As of press time, the presidential election is too close to call. But no matter how the results shake out, the images we’ve seen over the past several days show that, by far, the U.S. needs to rethink how it manages Election Day.
Litigation over mail-in ballots. Long lines to vote early — or in person, depending on location. Citizens doubting whether their mail-in ballots would be counted. Drive-through lines for citizens to drop off their ballots in parking lots. And as a side note, there are the countless number of bleary-eyed employees who will have a hard time focusing on Zoom calls this Wednesday morning — if they don’t cancel them.
Affixing Election Day on the first Tuesday after the first Monday in November may have made sense in the late 18th century when the voting populace was limited to landowning white guys who had horses and servants at their disposal, ensuring their voices (and no one else’s) would be heard.
But the hoops through which voters have to jump in order to cast their ballots have shown that democracy in the U.S. could use a boost. Yes, there are several business coalitions, including Business for America, that are striving to ensure the key levers that protect voting rights are secured. But it's clear structural change needs to be made.
The quick solution would be to make Election Day a holiday, and the private sector could take the lead on lobbying for this in the halls of the U.S. Capitol.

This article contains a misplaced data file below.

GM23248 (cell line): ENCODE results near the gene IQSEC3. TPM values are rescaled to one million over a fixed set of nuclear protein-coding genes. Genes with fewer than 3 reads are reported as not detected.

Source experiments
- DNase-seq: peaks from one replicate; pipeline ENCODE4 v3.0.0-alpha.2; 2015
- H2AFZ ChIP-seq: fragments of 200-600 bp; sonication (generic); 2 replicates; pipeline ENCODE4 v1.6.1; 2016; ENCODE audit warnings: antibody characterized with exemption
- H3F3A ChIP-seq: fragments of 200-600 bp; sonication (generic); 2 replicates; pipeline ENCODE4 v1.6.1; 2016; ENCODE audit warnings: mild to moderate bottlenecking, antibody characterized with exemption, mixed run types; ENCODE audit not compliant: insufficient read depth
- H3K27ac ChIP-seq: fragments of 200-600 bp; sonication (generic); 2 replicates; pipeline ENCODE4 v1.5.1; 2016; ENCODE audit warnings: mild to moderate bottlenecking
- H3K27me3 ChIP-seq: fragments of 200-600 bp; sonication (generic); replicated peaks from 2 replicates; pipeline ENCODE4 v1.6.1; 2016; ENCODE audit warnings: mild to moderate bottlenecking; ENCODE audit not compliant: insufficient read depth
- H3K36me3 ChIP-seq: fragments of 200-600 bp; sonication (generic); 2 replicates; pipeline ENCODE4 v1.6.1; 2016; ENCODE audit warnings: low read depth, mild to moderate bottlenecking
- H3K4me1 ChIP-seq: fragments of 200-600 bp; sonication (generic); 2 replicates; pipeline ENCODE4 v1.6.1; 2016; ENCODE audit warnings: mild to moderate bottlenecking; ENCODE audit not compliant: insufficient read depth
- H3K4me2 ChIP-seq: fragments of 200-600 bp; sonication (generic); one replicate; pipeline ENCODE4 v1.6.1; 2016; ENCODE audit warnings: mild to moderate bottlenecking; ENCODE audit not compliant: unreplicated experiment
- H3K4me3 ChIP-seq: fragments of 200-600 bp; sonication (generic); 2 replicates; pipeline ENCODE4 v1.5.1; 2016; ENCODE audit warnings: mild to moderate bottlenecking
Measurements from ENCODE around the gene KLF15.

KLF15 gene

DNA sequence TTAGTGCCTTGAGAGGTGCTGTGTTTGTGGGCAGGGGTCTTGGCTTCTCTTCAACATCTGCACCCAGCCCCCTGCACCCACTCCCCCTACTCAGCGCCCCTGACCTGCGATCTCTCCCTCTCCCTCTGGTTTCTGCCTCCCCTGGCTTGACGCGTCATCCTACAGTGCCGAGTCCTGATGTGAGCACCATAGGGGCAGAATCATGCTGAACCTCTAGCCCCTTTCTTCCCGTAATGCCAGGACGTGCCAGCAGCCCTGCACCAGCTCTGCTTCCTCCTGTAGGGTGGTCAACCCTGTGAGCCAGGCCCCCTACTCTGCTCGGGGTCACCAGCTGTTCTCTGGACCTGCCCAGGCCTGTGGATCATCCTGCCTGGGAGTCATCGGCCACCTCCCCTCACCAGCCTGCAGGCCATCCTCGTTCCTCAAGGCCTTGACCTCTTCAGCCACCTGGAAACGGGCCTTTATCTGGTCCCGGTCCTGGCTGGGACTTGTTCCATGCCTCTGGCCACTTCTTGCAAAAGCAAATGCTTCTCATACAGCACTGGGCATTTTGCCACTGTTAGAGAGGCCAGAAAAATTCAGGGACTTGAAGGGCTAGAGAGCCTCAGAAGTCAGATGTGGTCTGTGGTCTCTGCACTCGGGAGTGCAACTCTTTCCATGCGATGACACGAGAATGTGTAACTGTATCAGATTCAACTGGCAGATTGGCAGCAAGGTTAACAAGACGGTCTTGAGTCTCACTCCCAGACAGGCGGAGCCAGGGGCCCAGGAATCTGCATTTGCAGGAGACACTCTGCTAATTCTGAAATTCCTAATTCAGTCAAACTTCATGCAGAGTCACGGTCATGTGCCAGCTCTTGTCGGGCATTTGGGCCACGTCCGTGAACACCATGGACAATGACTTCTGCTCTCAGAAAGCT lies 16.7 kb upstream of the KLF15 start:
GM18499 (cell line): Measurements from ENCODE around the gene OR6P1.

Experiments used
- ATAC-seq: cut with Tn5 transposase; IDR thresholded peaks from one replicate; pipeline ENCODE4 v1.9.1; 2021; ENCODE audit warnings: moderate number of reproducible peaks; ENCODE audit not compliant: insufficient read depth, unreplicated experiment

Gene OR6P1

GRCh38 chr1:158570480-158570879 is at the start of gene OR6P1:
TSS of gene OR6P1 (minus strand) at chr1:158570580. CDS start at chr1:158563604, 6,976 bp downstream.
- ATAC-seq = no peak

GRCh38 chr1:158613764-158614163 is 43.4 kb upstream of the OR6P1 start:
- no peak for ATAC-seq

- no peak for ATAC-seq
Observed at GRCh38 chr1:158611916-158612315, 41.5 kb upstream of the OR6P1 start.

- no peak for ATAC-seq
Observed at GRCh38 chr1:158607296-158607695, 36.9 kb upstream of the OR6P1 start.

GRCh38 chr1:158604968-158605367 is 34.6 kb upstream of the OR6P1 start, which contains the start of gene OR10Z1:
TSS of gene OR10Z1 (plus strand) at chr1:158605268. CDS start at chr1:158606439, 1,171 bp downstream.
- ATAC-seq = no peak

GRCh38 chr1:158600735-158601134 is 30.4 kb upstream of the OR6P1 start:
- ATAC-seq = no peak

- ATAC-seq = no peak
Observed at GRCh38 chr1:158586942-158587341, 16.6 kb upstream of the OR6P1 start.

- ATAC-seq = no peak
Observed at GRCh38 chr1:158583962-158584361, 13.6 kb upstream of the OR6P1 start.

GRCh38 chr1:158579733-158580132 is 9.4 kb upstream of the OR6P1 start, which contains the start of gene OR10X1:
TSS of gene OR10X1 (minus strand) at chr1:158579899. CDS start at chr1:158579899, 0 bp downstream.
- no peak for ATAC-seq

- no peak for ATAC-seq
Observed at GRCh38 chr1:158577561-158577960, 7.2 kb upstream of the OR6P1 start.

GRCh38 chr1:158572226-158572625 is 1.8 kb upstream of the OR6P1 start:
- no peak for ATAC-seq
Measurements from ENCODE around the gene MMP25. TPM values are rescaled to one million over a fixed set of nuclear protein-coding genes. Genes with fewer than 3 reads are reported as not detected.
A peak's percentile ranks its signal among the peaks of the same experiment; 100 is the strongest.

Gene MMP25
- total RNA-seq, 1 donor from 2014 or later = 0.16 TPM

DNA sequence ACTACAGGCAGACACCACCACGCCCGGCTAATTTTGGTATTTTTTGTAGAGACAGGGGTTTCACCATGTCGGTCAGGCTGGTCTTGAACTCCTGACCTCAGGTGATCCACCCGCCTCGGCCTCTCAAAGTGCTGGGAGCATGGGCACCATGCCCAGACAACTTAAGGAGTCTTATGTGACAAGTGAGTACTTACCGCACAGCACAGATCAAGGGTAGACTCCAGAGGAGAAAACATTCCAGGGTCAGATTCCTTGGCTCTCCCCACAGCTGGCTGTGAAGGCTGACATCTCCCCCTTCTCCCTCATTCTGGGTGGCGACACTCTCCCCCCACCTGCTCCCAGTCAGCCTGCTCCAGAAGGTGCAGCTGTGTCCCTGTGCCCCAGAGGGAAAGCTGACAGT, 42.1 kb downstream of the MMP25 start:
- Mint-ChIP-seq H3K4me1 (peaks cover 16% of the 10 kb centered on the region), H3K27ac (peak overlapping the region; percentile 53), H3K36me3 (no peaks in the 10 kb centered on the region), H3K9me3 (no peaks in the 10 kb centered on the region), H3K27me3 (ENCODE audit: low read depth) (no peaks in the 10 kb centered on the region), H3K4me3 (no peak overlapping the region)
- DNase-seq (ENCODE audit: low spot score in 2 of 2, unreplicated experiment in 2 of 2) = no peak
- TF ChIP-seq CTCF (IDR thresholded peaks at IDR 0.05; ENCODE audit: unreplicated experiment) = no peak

Some brands, including Ben & Jerry’s, have made the case that Election Day should be a holiday. And in an interview with Minnesota Public Radio’s Marketplace, Andrea Hailey, CEO of Vote.org, said the nonprofit she leads counts more than 900 companies that participated in its paid time off program.
As Congress has shown no serious interest in making Election Day a federal holiday, Hailey said such a change would have to be up to the private sector. “Until we have a government that is really excited to make it so, I think it’s on corporate leaders and companies, who also have a stake in there being a healthy and thriving democracy, to go ahead and give a paid day off for Election Day and for election participation,” she told Marketplace’s David Brancaccio.
When you consider all the lost time resulting from workers spending hours in line to vote, another pragmatic way to look at Election Day as a federal holiday is that businesses could see a boost in productivity — and earn more goodwill from their employees. “Every minute spent in this democratic pursuit — including transportation to and from voting precincts, waiting in line, and casting a ballot — means lost wages,” wrote Katica Roy for Fast Company.
Image credit: Bonnie Kittle/Unsplash
Leon Kaye has written for 3p since 2010 and become executive editor in 2018. His previous work includes writing for the Guardian as well as other online and print publications. In addition, he's worked in sales executive roles within technology and financial research companies, as well as for a public relations firm, for which he consulted with one of the globe’s leading sustainability initiatives. Currently living in Central California, he’s traveled to 70-plus countries and has lived and worked in South Korea, the United Arab Emirates and Uruguay.
Leon’s an alum of Fresno State, the University of Maryland, Baltimore County and the University of Southern California's Marshall Business School. He enjoys traveling abroad as well as exploring California’s Central Coast and the Sierra Nevadas.